I would have played better: Salman Butt

Former Pakistan captain Salman Butt, seen here, will fly to London for a first court appearance where he and fellow banned players Mohammad Asif and Mohammad Aamer face corruption charges.

Lahore: Mar 14, 2011

26-year-old banned Pakistan player Salman Butt said he was missing not playing in the ongoing World Cup, especially as the Pakistani openers were not performing well.

“I am missing the World Cup because I was at a stage of my career where I had matured and would have played better in this World Cup,” said opener Butt, who has never played a World Cup match.

“My prayers are with the team, but they have not played well. They are not overcoming their mistakes. In fact the number of mistakes are increasing with every match,” said Butt, who is working as a Cup pundit for a Pakistani TV channel.

Butt will fly to London on Tuesday for a first court appearance where he and fellow banned players Mohammad Asif and Mohammad Aamer face corruption charges.

Butt, Asif and Aamer were all charged following allegations of corruption during the fourth Test against England at Lord’s last August. An International Cricket Council (ICC) anti-corruption tribunal has already banned Butt for 10 years, Asif for seven and Aamer for five.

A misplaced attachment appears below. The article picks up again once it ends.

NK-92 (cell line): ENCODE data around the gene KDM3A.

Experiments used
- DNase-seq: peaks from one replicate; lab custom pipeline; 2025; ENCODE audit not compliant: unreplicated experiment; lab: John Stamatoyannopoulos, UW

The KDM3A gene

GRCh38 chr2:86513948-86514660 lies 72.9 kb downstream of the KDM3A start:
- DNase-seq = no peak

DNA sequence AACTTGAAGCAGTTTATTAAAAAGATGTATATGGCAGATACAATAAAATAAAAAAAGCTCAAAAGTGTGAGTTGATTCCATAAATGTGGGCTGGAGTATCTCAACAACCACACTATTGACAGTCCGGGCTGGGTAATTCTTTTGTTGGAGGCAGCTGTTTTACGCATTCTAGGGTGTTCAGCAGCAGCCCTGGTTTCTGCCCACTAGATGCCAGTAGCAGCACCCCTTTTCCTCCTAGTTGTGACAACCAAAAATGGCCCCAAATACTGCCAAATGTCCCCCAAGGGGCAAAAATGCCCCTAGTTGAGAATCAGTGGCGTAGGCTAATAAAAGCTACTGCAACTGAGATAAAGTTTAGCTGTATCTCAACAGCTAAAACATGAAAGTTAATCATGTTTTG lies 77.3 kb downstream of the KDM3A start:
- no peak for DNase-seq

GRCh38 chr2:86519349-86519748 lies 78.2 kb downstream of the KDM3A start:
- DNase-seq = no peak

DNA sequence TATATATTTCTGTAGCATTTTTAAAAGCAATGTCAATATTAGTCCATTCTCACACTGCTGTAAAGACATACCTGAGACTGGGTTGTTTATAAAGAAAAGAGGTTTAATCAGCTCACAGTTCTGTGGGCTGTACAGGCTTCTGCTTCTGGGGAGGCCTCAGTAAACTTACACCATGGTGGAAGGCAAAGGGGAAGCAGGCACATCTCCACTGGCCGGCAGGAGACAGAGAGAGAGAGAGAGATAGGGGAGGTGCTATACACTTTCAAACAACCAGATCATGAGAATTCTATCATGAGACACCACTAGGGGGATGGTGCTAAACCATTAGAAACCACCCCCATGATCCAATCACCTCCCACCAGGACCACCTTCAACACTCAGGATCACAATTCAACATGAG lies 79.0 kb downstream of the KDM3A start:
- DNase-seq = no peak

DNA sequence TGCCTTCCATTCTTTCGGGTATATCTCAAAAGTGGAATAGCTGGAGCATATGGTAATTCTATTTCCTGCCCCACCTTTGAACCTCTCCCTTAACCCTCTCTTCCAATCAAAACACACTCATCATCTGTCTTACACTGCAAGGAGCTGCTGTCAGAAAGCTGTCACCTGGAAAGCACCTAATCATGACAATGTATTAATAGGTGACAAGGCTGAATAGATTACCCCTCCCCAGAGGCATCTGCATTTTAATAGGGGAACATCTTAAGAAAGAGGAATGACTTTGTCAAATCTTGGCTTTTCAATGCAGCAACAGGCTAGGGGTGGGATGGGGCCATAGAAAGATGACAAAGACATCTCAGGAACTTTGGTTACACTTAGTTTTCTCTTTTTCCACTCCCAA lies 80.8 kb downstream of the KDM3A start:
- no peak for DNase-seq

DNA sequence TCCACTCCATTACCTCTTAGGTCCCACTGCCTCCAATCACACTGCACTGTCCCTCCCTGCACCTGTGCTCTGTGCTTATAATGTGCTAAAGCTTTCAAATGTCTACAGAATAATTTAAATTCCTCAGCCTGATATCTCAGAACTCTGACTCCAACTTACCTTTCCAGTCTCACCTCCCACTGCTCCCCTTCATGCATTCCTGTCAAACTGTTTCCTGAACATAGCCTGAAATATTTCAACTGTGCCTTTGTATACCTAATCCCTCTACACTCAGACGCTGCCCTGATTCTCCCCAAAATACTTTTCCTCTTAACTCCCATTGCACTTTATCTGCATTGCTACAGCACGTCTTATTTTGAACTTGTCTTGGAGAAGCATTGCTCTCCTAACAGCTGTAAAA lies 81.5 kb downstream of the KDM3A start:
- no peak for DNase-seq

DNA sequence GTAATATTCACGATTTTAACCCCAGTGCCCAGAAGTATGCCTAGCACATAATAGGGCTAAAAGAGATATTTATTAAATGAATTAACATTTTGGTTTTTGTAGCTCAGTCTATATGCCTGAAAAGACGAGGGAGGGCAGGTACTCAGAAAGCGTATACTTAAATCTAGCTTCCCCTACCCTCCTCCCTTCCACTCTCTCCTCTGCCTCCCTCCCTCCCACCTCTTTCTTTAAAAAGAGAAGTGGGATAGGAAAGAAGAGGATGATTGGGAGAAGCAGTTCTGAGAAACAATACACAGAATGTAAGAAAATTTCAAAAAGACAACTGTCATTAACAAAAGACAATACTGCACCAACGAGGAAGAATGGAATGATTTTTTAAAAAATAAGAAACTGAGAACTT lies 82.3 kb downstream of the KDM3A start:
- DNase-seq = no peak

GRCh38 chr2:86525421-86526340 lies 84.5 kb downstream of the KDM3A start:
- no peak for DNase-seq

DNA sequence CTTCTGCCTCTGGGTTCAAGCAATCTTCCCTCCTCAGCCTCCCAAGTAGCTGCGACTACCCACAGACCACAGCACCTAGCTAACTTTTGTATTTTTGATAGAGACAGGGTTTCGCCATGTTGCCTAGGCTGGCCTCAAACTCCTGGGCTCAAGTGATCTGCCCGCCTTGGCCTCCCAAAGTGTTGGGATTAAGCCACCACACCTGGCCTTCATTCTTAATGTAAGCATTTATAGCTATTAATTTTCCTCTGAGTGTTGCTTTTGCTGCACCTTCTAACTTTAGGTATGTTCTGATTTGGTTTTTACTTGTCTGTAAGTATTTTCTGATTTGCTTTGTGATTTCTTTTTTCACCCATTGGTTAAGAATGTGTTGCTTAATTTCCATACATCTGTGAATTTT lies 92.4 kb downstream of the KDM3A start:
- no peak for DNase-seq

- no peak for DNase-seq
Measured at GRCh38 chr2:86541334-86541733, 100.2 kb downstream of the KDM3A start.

British prosecutors last month announced the three players and their agent, Mazhar Majeed, were being charged with conspiracy to obtain and accept corrupt payments, and also conspiracy to defraud bookmakers.

All three will make their first court appearance at London’s City of Westminster Magistrates Court on Thursday. “We have to register ourselves in the court. According to my information there will be no hearing as such initially,” Butt told AFP.

Asif is already in England while Aamer will also fly to the UK in the next couple of days. Under British law, accepting corrupt payments carries a maximum sentence of seven years’ imprisonment and an unlimited fine.

All three players deny the allegations and have already filed appeals against their bans in the Court of Arbitration for Sport (CAS).

AFP